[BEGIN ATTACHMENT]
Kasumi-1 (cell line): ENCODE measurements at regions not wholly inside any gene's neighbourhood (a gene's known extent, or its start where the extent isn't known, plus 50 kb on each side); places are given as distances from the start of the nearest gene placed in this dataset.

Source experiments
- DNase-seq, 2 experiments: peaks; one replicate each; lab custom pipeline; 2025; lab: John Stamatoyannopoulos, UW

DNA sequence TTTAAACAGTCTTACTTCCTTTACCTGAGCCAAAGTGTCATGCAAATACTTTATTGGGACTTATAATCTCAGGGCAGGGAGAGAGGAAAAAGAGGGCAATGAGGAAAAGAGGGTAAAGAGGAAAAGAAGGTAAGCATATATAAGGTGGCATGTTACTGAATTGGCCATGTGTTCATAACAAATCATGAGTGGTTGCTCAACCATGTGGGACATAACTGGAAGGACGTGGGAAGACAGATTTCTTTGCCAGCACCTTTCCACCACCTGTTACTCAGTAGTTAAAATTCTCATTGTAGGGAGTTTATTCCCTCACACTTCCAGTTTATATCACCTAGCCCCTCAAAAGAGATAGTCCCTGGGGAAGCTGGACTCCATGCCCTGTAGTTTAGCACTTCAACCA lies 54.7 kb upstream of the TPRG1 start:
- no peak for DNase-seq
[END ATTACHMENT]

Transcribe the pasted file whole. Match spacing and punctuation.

Kasumi-1 (cell line): ENCODE measurements at regions not wholly inside any gene's neighbourhood (a gene's known extent, or its start where the extent isn't known, plus 50 kb on each side); places are given as distances from the start of the nearest gene placed in this dataset.

Source experiments
- DNase-seq, 2 experiments: peaks; one replicate each; lab custom pipeline; 2025; lab: John Stamatoyannopoulos, UW

DNA sequence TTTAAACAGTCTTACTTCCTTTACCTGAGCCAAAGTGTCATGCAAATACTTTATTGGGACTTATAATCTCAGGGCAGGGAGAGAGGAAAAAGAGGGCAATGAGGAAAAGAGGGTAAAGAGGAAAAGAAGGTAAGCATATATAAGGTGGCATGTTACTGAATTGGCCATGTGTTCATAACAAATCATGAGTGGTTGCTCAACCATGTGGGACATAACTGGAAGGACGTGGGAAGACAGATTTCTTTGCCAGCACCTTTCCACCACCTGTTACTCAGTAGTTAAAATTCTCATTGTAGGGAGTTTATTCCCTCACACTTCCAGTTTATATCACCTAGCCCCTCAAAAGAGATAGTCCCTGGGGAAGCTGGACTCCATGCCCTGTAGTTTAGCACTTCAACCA lies 54.7 kb upstream of the TPRG1 start:
- no peak for DNase-seq